Redwillow’s complex ales all have names ending in -ess – Feckless, Wreckless, Headless, Smokeless etc. Mostly hover around 4 per cent ABV. My pint of Endless (3.8) lacked some of that punch but still packed a grapefruity, hoppy glancing blow.

Redwillow - In Bottle FormRedwillow - In Bottle Form

 

Ageless, at a drink-it-in-halves 7 per cent, is at the other end of the scale. I drank it (in pint-form) at The Grove in Huddersfield, one of the world’s great pubs and found this 'double IPA' sensationally complex. Beer blogger Des de Moor does it florid justice:

“The beer poured amber, with a very big puffy yellowish head. Grapefruit and tropical fruit notes quickly seized control of a toffeeish malt aroma. More tropical fruit exploded on a resinous palate with notes of spice, burnt toast, lavender, sesame oil and a slight washing up liquid hint – an impressive intensity of flavour but nowhere near as overbearing as some beers in this style. Pineapple, coconut and a building peppery note danced in a long finish, with a minerally, chewy quality and some spicy, seedy notes.”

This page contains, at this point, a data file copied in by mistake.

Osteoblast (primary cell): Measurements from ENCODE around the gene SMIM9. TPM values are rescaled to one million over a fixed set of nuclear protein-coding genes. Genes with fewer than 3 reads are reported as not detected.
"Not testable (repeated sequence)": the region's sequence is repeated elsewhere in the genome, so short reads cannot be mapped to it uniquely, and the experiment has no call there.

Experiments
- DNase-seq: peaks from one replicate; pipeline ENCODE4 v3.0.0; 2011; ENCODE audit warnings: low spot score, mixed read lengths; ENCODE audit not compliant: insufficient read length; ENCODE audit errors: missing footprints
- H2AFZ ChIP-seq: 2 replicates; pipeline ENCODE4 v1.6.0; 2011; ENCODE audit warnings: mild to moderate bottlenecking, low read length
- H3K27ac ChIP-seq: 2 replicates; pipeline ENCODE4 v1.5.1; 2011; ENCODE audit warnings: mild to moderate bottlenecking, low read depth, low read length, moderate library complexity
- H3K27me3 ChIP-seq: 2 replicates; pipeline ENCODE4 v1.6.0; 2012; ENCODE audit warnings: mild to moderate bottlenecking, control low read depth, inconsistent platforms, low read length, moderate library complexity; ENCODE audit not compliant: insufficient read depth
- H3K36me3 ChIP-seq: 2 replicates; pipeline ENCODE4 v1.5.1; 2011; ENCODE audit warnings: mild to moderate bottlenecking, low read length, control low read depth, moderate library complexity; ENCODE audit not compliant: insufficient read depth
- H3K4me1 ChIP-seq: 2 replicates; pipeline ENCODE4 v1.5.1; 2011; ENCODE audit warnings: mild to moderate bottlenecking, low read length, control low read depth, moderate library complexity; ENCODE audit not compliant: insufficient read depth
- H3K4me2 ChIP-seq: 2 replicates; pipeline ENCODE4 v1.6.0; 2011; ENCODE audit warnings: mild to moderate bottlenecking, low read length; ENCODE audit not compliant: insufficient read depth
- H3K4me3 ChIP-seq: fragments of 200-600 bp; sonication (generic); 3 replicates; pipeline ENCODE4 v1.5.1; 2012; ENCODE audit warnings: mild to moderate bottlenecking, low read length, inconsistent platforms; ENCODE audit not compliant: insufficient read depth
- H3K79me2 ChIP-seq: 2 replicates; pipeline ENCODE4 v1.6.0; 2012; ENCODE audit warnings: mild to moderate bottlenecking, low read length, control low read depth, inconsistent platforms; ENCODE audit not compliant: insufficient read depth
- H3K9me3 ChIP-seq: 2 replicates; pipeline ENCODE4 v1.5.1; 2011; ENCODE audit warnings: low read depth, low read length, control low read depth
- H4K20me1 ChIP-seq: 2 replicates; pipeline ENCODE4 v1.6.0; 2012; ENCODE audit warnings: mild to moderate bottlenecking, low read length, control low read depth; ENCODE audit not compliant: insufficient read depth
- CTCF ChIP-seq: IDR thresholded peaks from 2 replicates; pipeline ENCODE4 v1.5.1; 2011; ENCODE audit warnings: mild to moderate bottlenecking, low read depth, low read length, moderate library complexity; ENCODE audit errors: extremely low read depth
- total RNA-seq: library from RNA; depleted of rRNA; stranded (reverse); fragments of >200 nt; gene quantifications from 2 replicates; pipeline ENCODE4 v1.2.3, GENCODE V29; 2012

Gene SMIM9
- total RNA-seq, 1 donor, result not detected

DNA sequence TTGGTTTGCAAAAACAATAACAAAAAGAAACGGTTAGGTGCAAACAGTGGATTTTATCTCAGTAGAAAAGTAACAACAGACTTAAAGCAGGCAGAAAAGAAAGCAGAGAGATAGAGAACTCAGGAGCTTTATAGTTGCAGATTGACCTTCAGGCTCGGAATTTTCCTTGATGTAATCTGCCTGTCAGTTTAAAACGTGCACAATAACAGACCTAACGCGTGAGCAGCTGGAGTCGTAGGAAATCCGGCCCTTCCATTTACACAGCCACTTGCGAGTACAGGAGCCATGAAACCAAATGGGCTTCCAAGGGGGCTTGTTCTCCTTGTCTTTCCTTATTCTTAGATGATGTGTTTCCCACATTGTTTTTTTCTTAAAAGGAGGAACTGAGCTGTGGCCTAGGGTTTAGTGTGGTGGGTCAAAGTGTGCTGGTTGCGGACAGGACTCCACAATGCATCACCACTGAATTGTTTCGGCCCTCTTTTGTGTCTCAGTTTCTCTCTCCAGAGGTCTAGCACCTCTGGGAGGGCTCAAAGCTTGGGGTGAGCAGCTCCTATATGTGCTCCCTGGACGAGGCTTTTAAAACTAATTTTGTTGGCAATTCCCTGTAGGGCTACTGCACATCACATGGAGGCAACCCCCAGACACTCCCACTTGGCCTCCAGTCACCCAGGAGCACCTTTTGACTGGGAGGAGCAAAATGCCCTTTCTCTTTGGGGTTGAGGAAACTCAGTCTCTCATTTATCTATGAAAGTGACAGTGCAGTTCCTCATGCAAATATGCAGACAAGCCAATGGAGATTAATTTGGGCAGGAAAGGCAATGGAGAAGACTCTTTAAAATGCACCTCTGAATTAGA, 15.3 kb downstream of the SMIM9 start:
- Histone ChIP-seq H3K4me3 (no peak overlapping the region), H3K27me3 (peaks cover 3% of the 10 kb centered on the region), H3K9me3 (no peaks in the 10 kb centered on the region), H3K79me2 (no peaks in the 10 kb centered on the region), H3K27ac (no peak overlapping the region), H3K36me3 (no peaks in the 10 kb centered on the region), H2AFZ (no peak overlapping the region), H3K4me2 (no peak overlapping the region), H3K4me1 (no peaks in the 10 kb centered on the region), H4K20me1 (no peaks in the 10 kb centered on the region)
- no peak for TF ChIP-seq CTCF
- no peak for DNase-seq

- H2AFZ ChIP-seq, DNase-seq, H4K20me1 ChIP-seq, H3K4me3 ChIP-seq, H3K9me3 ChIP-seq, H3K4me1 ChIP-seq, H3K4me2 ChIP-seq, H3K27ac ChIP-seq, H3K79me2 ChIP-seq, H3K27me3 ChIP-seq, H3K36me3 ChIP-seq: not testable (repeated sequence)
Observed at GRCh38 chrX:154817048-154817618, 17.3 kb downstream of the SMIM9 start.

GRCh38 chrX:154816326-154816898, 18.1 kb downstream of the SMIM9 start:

The Salutation is part of an ongoing revolution. Trof’s enterprise follows the cask ale conversion of Tim Bacon (Oast House and the upcoming Botanist in Alderley Edge) and Johnny Heyes (Common and Port Street Beer House).

Cannily, the Salutation’s Deuchars is in the process of being replaced as regular ale by Rossendale Brewery’s Floral Dance – my idea of a perfect session beer, pale, fruity and just 3.6 per cent. And when I couldn’t resist popping in again I found Withens Pale Ale (£2.90) from Little Valley Brewery’.